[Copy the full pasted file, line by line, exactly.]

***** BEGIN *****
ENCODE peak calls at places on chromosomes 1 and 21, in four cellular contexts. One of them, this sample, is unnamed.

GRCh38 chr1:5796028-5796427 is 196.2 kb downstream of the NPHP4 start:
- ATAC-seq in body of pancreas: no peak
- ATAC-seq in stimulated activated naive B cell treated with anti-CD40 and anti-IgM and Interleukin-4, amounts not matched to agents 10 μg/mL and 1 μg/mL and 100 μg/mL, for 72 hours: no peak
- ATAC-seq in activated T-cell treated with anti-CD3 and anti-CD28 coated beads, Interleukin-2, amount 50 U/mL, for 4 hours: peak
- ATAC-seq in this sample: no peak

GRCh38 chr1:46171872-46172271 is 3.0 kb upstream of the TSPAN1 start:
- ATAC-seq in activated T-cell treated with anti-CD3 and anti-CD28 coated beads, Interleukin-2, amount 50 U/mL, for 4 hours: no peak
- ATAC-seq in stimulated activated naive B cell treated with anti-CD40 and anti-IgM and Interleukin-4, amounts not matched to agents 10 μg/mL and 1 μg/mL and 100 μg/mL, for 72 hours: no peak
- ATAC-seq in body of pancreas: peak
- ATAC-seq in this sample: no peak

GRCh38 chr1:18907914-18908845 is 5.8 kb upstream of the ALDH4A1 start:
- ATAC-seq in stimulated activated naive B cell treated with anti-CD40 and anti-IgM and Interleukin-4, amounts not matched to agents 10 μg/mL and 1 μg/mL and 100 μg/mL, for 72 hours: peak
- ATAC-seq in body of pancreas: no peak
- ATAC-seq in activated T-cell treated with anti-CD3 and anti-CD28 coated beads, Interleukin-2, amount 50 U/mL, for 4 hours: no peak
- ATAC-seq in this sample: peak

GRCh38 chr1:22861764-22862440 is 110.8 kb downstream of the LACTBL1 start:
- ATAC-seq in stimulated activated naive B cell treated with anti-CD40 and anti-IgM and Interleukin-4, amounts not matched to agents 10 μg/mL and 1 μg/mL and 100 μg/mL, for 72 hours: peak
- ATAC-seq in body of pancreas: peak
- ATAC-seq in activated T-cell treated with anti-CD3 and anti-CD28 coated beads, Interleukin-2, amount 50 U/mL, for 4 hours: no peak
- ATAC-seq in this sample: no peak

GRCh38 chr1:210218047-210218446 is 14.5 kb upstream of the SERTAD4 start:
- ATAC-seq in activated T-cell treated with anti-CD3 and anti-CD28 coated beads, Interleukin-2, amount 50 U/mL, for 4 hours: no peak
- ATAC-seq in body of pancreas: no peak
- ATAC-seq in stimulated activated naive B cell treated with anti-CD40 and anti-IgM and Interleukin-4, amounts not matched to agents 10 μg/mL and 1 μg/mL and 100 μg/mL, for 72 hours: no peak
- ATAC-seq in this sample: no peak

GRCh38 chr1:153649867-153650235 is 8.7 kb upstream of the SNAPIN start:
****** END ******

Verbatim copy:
ENCODE peak calls at places on chromosomes 1 and 21, in four cellular contexts. One of them, this sample, is unnamed.

GRCh38 chr1:5796028-5796427 is 196.2 kb downstream of the NPHP4 start:
- ATAC-seq in body of pancreas: no peak
- ATAC-seq in stimulated activated naive B cell treated with anti-CD40 and anti-IgM and Interleukin-4, amounts not matched to agents 10 μg/mL and 1 μg/mL and 100 μg/mL, for 72 hours: no peak
- ATAC-seq in activated T-cell treated with anti-CD3 and anti-CD28 coated beads, Interleukin-2, amount 50 U/mL, for 4 hours: peak
- ATAC-seq in this sample: no peak

GRCh38 chr1:46171872-46172271 is 3.0 kb upstream of the TSPAN1 start:
- ATAC-seq in activated T-cell treated with anti-CD3 and anti-CD28 coated beads, Interleukin-2, amount 50 U/mL, for 4 hours: no peak
- ATAC-seq in stimulated activated naive B cell treated with anti-CD40 and anti-IgM and Interleukin-4, amounts not matched to agents 10 μg/mL and 1 μg/mL and 100 μg/mL, for 72 hours: no peak
- ATAC-seq in body of pancreas: peak
- ATAC-seq in this sample: no peak

GRCh38 chr1:18907914-18908845 is 5.8 kb upstream of the ALDH4A1 start:
- ATAC-seq in stimulated activated naive B cell treated with anti-CD40 and anti-IgM and Interleukin-4, amounts not matched to agents 10 μg/mL and 1 μg/mL and 100 μg/mL, for 72 hours: peak
- ATAC-seq in body of pancreas: no peak
- ATAC-seq in activated T-cell treated with anti-CD3 and anti-CD28 coated beads, Interleukin-2, amount 50 U/mL, for 4 hours: no peak
- ATAC-seq in this sample: peak

GRCh38 chr1:22861764-22862440 is 110.8 kb downstream of the LACTBL1 start:
- ATAC-seq in stimulated activated naive B cell treated with anti-CD40 and anti-IgM and Interleukin-4, amounts not matched to agents 10 μg/mL and 1 μg/mL and 100 μg/mL, for 72 hours: peak
- ATAC-seq in body of pancreas: peak
- ATAC-seq in activated T-cell treated with anti-CD3 and anti-CD28 coated beads, Interleukin-2, amount 50 U/mL, for 4 hours: no peak
- ATAC-seq in this sample: no peak

GRCh38 chr1:210218047-210218446 is 14.5 kb upstream of the SERTAD4 start:
- ATAC-seq in activated T-cell treated with anti-CD3 and anti-CD28 coated beads, Interleukin-2, amount 50 U/mL, for 4 hours: no peak
- ATAC-seq in body of pancreas: no peak
- ATAC-seq in stimulated activated naive B cell treated with anti-CD40 and anti-IgM and Interleukin-4, amounts not matched to agents 10 μg/mL and 1 μg/mL and 100 μg/mL, for 72 hours: no peak
- ATAC-seq in this sample: no peak

GRCh38 chr1:153649867-153650235 is 8.7 kb upstream of the SNAPIN start: